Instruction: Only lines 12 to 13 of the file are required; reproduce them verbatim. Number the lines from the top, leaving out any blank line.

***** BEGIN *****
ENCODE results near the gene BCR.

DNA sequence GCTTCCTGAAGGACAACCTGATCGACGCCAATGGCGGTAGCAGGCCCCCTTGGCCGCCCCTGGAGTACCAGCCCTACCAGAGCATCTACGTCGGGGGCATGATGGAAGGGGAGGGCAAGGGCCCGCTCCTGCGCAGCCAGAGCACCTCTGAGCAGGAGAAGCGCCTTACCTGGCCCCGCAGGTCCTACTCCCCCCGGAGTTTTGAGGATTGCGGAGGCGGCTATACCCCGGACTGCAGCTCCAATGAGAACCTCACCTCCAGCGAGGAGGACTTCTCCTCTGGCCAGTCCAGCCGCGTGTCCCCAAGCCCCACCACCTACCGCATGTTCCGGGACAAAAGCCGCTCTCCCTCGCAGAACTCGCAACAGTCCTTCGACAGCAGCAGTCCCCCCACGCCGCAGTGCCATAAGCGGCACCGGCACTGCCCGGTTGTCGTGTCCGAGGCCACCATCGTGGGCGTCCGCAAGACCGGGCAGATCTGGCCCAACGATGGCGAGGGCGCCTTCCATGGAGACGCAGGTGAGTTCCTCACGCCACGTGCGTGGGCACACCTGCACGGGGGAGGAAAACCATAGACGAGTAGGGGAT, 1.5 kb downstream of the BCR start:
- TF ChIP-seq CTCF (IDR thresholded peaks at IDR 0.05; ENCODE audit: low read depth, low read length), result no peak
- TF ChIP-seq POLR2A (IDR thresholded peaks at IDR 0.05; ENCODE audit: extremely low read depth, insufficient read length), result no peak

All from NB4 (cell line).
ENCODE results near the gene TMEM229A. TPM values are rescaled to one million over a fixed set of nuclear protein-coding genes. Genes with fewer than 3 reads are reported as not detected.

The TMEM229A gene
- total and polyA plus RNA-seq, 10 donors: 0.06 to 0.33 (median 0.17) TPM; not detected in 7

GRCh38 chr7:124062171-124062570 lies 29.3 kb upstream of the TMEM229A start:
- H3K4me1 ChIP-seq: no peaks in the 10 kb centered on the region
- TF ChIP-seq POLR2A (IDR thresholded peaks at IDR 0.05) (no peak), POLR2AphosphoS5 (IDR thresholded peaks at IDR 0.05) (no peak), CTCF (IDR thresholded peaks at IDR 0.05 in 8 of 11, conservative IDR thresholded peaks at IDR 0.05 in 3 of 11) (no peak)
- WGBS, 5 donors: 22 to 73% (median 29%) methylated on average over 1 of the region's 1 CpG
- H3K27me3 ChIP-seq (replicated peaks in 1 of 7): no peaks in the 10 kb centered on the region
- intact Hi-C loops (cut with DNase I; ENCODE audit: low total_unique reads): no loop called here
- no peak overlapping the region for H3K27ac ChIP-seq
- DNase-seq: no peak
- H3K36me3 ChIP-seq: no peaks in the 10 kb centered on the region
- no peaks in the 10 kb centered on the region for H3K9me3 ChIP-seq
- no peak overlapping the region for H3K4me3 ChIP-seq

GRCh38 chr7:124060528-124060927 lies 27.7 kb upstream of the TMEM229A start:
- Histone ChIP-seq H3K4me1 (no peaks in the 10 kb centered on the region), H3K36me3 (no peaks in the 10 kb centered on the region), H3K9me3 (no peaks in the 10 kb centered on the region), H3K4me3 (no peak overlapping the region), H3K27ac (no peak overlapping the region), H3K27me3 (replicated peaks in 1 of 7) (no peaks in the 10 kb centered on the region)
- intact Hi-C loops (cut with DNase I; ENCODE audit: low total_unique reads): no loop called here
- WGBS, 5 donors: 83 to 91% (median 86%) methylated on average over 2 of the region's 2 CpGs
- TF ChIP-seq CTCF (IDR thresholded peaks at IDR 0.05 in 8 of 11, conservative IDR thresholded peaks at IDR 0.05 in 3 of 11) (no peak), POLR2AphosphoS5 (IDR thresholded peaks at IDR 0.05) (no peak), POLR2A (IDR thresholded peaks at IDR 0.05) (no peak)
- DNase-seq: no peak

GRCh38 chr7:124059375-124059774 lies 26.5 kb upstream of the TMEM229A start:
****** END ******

- WGBS, 5 donors: 22 to 73% (median 29%) methylated on average over 1 of the region's 1 CpG
- H3K27me3 ChIP-seq (replicated peaks in 1 of 7): no peaks in the 10 kb centered on the region